The Narrative: Financial Freedom
T H E N A R R A T I V E | F I N A N C I A L F R E E D O M
This week, we're continuing the Jungian psychosomatic understanding of the body through the self and its shadow. Today's edition is long, but essential in recovering our financial freedom & health through our subconscious relationship to money, & budgeting.
AWARENESS OF THE SHADOW
Our connexion to money is so subtle in the subconscious that we are often unaware of its distortion. Ignoring these subtle yet powerful discomforts or distortions of reality obviously does not resolve the issues but becomes food for The Shadow—the "darker" often unexplored side of our personality consisting of primitive negative emotions & experiences—to feed off of. So, awareness entails first recognizing compulsive behaviours or habitual responses to money in thought and action.
What do you spend your money on? Do you budget? The habitual responses stem from money complexes that stem from early life influences. Inferiority complexes that develop during this time cause us to retract in social situations and family relations. Growing up, were you raised by a single mother? Was there a sole bread winner? Was a parent laid off? These experiences and learned reactions we observe are imprinted deep in our psyche and then shape our future behaviours around finances. For awareness, explore the Shadow wounds you might have relating money to the past narratives; your self-esteem; family dynamics; and fear of loss.
Money is a technology; it is our prime connexion to and definition of our true reality, environment, relationship, our time, and, honestly, our self. Think of how money has directly or indirectly defined your understanding of yourself, whether it was through a job where you were monetarily or emotionally undervalued or perhaps through a relationship where money strained your connexion to your partner?
Q U E S T I O N S T O E X P L O R E W I T H M O N E Y & T H E S H A D O W
I. How do you handle money—do you hoard it, waste it, or avoid it?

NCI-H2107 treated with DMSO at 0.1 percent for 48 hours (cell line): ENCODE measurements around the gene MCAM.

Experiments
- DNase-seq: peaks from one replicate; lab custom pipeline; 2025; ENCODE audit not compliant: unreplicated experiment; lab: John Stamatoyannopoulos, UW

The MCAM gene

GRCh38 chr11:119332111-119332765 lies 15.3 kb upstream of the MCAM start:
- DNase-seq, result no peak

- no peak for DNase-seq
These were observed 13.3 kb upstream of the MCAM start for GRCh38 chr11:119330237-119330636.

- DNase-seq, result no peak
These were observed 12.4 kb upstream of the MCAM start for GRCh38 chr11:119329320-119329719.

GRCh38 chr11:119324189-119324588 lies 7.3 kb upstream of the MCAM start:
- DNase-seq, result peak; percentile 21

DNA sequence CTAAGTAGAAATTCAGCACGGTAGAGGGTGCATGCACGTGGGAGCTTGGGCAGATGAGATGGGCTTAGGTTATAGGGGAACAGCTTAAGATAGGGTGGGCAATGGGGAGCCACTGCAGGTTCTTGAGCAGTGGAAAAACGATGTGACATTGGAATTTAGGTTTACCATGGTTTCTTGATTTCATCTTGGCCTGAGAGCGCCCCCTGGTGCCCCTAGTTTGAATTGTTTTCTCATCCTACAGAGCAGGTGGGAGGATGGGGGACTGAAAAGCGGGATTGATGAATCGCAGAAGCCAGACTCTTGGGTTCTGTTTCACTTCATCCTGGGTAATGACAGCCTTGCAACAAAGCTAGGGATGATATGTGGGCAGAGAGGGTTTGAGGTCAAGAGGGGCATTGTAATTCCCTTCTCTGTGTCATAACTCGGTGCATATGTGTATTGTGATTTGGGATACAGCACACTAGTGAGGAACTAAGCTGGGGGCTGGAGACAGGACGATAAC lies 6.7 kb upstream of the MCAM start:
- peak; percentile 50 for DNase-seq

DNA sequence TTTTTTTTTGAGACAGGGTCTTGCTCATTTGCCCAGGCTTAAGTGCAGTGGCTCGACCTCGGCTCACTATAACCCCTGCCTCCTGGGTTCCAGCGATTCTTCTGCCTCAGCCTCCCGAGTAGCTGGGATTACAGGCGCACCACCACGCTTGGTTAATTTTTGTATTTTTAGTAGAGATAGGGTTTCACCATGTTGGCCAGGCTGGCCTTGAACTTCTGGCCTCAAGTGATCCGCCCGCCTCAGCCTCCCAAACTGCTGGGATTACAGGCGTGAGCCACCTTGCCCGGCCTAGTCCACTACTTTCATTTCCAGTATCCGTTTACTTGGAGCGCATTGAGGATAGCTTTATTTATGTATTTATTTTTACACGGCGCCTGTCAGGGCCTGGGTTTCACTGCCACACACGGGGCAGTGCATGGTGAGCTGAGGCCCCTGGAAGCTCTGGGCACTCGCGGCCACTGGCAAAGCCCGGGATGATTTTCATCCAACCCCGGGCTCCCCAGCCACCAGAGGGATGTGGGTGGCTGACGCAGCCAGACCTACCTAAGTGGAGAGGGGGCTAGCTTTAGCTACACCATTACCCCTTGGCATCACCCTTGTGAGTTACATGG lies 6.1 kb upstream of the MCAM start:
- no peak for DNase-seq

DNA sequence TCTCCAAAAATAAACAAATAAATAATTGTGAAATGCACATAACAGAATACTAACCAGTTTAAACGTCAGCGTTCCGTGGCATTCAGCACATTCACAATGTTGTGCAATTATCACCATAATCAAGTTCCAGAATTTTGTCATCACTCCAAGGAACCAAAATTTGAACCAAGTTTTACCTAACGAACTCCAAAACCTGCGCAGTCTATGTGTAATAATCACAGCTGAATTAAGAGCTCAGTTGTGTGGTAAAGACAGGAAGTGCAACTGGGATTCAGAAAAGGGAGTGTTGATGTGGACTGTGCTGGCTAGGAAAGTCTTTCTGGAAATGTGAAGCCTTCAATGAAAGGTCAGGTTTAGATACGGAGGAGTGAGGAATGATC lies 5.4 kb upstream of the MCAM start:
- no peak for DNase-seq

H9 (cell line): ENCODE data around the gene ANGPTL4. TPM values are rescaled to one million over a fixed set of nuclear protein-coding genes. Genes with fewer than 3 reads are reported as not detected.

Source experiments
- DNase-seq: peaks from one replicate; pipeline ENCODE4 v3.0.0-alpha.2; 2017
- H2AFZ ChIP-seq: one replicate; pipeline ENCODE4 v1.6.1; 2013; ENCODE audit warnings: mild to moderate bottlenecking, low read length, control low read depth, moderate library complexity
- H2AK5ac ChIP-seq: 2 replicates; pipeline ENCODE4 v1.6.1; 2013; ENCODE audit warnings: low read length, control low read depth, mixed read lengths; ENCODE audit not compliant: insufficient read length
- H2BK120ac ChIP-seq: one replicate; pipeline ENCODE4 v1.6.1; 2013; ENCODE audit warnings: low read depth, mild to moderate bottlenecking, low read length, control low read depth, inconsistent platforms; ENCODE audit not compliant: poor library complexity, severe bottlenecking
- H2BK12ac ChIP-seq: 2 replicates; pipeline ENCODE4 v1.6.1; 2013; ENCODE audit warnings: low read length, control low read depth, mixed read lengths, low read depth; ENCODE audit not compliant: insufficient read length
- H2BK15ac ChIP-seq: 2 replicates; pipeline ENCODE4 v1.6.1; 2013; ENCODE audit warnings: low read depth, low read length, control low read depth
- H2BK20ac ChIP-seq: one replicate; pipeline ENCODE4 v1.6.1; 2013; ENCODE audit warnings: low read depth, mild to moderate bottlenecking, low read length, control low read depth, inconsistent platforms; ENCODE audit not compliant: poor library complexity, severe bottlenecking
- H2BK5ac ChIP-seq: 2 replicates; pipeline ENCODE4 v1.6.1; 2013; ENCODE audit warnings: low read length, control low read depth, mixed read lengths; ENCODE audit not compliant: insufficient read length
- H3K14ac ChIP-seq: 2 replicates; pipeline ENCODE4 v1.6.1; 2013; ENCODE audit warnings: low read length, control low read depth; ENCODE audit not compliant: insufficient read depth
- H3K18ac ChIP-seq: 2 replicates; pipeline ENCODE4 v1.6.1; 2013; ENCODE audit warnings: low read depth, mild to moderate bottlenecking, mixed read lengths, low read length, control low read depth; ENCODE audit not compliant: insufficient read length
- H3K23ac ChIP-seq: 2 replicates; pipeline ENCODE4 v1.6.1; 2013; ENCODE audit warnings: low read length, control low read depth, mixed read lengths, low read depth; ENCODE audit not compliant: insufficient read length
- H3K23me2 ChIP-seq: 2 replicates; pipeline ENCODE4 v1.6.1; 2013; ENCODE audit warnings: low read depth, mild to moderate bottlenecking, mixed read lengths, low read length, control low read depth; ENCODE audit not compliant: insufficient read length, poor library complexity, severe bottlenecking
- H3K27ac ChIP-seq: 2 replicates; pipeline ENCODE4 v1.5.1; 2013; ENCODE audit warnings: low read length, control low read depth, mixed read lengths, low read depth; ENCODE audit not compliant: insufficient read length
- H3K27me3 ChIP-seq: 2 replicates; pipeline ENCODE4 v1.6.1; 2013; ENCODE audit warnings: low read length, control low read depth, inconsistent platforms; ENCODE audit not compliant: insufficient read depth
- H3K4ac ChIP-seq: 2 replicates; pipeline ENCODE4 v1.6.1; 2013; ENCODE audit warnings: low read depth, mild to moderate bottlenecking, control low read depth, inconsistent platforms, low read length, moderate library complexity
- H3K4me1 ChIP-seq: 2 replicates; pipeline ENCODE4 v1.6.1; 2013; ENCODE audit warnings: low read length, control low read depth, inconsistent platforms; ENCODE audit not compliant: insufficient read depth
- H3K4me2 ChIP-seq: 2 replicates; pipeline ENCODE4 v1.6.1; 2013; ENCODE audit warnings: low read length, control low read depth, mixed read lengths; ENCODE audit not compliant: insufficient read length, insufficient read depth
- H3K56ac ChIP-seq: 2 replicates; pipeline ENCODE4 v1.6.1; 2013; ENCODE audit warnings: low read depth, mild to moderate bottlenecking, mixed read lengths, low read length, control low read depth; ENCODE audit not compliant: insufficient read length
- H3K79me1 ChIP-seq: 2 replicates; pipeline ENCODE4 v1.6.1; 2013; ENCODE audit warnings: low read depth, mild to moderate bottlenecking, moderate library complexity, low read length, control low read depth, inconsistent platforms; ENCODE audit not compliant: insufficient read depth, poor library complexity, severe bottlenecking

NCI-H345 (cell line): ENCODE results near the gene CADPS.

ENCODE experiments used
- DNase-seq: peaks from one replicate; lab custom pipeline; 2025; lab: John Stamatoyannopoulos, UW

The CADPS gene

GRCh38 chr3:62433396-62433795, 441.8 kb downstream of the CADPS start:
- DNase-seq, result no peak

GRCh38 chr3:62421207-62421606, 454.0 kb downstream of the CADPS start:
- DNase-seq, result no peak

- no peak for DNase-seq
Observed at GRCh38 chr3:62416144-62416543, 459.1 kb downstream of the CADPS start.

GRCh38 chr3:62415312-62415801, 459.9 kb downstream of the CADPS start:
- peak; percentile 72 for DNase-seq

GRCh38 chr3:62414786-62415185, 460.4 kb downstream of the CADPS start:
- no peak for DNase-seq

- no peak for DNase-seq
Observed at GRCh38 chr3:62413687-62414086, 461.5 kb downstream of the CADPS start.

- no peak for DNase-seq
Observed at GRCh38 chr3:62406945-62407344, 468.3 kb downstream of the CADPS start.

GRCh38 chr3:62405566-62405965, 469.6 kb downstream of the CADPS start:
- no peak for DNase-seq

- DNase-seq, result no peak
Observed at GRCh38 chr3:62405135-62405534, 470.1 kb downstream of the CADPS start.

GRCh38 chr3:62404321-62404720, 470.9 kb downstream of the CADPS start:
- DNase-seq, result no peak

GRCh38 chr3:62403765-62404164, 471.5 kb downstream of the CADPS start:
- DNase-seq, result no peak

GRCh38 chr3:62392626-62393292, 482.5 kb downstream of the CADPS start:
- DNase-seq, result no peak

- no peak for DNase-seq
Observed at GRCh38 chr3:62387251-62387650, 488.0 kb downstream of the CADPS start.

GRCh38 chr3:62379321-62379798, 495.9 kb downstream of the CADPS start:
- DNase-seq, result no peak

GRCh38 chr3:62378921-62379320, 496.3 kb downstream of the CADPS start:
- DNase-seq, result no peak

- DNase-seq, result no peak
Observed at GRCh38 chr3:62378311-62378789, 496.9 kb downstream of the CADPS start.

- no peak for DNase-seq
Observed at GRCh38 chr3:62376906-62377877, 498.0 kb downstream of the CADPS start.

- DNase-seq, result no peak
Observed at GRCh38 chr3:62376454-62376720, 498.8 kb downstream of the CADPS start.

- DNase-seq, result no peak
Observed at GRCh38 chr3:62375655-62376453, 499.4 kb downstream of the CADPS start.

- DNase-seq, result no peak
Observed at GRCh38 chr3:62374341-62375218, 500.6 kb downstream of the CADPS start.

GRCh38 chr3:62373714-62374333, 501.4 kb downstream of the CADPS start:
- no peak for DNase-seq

II. Do you feel like there's too little or never enough? Either way, how has your past experience with money led you to such a current relation?
III. Do you have a clear check on your bank account? Take a frank look at your finances. Do you or can you set aside money for savings, i.e. do you have enough for your future?
IV. Lastly, have you had arguments over finances and, if so, how are you communicating about your finances with others such as your partner?
Let's also be realistic with our current times, where healthcare access in a leading country is painfully laughable, jobs that require graduate degrees often pay less than barista jobs, and gentrification doubles rent in a year. We cannot just do psychological work. Awareness of our shadows surrounding finances will untangle habitual patterns surrounding spending or finding a better job, but it won't presently pay the bills. It won't fix the finances of someone who is in debt due to medical bills, has school loans, or a single mother's frantic rush to make ends meet. So, we must budget.
A P P S F O R B U D G E T I N G
I. Wally: tracks your expenses, income, sets a savings target, and even scans receipts.
II. Even: tells you how much to set aside for upcoming bills so you know what's o.k. to spend on
III. Mint: an effortless app that combines your budget, bills, spending, investment, and even credit score.
IV. Alimentor: an essential tool I included as a child of divorced parents—who face immense difficulty with finances—who seek a fair recognition of their child-raising efforts.
V. Pennies: to keep track of your money with budget setups & spending categories such as "fun money"